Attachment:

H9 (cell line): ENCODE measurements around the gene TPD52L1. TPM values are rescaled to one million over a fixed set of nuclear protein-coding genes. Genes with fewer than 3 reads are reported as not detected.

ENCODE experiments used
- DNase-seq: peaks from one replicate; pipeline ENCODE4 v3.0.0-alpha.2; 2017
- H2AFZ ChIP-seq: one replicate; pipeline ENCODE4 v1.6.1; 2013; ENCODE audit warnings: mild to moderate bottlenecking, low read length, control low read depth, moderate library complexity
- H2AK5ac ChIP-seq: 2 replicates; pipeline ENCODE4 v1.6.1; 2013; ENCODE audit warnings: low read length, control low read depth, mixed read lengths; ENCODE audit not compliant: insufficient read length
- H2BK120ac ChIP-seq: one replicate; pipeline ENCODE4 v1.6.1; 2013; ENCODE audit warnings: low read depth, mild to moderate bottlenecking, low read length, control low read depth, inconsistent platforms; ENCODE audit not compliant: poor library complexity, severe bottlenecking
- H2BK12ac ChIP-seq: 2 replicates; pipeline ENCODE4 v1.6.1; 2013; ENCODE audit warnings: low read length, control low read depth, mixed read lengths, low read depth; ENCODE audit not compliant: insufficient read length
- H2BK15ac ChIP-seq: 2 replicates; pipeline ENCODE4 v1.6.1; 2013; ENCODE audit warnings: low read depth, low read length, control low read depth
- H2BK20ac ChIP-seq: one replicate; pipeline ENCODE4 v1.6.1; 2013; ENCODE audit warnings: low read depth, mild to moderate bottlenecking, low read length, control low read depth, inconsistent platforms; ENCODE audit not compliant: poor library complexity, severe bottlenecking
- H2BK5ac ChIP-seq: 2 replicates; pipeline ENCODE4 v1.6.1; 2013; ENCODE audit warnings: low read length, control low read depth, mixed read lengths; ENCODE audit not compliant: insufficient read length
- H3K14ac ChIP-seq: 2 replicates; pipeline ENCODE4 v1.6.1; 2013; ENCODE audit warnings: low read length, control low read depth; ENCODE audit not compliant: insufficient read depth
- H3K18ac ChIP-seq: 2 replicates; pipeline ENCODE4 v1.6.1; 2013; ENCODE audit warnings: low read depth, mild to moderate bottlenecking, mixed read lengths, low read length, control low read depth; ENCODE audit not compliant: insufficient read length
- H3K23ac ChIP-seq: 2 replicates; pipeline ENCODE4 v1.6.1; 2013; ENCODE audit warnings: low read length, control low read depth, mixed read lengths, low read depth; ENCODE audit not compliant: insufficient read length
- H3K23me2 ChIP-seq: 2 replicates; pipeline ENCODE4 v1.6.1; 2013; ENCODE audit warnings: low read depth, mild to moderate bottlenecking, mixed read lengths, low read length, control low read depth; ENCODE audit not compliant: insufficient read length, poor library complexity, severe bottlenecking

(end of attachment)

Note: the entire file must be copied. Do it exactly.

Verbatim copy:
H9 (cell line): ENCODE measurements around the gene TPD52L1. TPM values are rescaled to one million over a fixed set of nuclear protein-coding genes. Genes with fewer than 3 reads are reported as not detected.

ENCODE experiments used
- DNase-seq: peaks from one replicate; pipeline ENCODE4 v3.0.0-alpha.2; 2017
- H2AFZ ChIP-seq: one replicate; pipeline ENCODE4 v1.6.1; 2013; ENCODE audit warnings: mild to moderate bottlenecking, low read length, control low read depth, moderate library complexity
- H2AK5ac ChIP-seq: 2 replicates; pipeline ENCODE4 v1.6.1; 2013; ENCODE audit warnings: low read length, control low read depth, mixed read lengths; ENCODE audit not compliant: insufficient read length
- H2BK120ac ChIP-seq: one replicate; pipeline ENCODE4 v1.6.1; 2013; ENCODE audit warnings: low read depth, mild to moderate bottlenecking, low read length, control low read depth, inconsistent platforms; ENCODE audit not compliant: poor library complexity, severe bottlenecking
- H2BK12ac ChIP-seq: 2 replicates; pipeline ENCODE4 v1.6.1; 2013; ENCODE audit warnings: low read length, control low read depth, mixed read lengths, low read depth; ENCODE audit not compliant: insufficient read length
- H2BK15ac ChIP-seq: 2 replicates; pipeline ENCODE4 v1.6.1; 2013; ENCODE audit warnings: low read depth, low read length, control low read depth
- H2BK20ac ChIP-seq: one replicate; pipeline ENCODE4 v1.6.1; 2013; ENCODE audit warnings: low read depth, mild to moderate bottlenecking, low read length, control low read depth, inconsistent platforms; ENCODE audit not compliant: poor library complexity, severe bottlenecking
- H2BK5ac ChIP-seq: 2 replicates; pipeline ENCODE4 v1.6.1; 2013; ENCODE audit warnings: low read length, control low read depth, mixed read lengths; ENCODE audit not compliant: insufficient read length
- H3K14ac ChIP-seq: 2 replicates; pipeline ENCODE4 v1.6.1; 2013; ENCODE audit warnings: low read length, control low read depth; ENCODE audit not compliant: insufficient read depth
- H3K18ac ChIP-seq: 2 replicates; pipeline ENCODE4 v1.6.1; 2013; ENCODE audit warnings: low read depth, mild to moderate bottlenecking, mixed read lengths, low read length, control low read depth; ENCODE audit not compliant: insufficient read length
- H3K23ac ChIP-seq: 2 replicates; pipeline ENCODE4 v1.6.1; 2013; ENCODE audit warnings: low read length, control low read depth, mixed read lengths, low read depth; ENCODE audit not compliant: insufficient read length
- H3K23me2 ChIP-seq: 2 replicates; pipeline ENCODE4 v1.6.1; 2013; ENCODE audit warnings: low read depth, mild to moderate bottlenecking, mixed read lengths, low read length, control low read depth; ENCODE audit not compliant: insufficient read length, poor library complexity, severe bottlenecking